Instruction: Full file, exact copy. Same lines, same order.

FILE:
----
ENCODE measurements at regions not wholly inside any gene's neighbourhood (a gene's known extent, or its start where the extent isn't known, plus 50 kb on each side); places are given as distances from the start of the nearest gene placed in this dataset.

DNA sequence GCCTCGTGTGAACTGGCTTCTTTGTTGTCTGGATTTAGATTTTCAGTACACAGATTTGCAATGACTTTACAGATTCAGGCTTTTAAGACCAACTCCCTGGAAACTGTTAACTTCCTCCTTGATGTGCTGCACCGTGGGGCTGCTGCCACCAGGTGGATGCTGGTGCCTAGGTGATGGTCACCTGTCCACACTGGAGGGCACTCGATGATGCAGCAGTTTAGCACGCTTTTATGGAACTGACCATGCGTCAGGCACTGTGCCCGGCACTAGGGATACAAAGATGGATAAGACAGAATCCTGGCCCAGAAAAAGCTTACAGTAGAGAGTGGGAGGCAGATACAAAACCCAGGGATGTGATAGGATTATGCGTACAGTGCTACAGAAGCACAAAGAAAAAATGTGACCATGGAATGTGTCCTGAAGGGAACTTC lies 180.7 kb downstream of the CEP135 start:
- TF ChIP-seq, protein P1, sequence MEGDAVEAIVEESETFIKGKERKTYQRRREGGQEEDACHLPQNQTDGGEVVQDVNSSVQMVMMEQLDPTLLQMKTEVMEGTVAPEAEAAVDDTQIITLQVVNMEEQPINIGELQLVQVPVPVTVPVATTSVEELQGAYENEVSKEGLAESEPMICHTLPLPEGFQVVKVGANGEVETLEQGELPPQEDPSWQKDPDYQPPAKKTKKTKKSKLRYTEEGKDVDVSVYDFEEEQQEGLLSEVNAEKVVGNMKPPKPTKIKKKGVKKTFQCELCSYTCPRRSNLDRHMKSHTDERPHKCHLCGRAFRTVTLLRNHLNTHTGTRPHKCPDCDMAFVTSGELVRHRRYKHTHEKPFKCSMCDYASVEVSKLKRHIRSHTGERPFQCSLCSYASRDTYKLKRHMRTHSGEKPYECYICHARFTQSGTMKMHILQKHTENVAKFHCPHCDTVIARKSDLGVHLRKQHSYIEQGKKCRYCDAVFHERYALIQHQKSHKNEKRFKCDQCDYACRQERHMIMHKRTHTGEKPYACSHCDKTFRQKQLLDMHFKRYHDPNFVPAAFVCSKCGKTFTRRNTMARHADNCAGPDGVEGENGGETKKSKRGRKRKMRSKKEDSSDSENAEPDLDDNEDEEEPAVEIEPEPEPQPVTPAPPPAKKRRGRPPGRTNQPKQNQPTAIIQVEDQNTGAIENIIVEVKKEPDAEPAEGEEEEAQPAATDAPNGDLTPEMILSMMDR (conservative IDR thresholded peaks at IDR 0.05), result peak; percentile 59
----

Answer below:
ENCODE measurements at regions not wholly inside any gene's neighbourhood (a gene's known extent, or its start where the extent isn't known, plus 50 kb on each side); places are given as distances from the start of the nearest gene placed in this dataset.

DNA sequence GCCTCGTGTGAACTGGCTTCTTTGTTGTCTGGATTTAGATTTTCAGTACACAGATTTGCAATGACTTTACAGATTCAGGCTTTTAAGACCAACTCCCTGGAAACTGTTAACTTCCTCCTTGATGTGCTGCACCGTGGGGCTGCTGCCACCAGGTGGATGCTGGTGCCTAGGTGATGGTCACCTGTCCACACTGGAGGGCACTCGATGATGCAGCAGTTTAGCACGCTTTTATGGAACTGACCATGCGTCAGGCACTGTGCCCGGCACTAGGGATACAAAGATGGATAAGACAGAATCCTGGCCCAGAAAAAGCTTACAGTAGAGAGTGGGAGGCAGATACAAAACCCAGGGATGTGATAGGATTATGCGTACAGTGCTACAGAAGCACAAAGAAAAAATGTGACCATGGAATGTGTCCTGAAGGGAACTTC lies 180.7 kb downstream of the CEP135 start:
- TF ChIP-seq, protein P1, sequence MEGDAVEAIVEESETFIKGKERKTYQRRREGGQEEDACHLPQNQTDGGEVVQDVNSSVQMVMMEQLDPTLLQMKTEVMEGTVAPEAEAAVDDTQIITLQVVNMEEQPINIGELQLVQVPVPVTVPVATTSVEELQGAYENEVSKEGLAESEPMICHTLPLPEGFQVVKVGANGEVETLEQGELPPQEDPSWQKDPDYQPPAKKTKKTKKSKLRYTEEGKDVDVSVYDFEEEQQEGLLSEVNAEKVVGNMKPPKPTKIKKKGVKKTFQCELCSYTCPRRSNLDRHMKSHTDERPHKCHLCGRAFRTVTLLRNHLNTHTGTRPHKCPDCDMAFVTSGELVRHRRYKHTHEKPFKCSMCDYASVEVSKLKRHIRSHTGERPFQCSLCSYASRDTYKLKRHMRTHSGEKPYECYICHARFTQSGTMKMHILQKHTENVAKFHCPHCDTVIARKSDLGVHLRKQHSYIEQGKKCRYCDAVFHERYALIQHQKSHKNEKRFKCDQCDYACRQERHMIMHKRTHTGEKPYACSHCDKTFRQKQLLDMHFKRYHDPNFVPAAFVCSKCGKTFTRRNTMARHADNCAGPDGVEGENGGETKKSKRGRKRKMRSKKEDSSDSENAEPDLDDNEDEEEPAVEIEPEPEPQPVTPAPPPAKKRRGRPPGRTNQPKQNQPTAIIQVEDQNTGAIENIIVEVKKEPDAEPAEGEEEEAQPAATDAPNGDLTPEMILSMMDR (conservative IDR thresholded peaks at IDR 0.05), result peak; percentile 59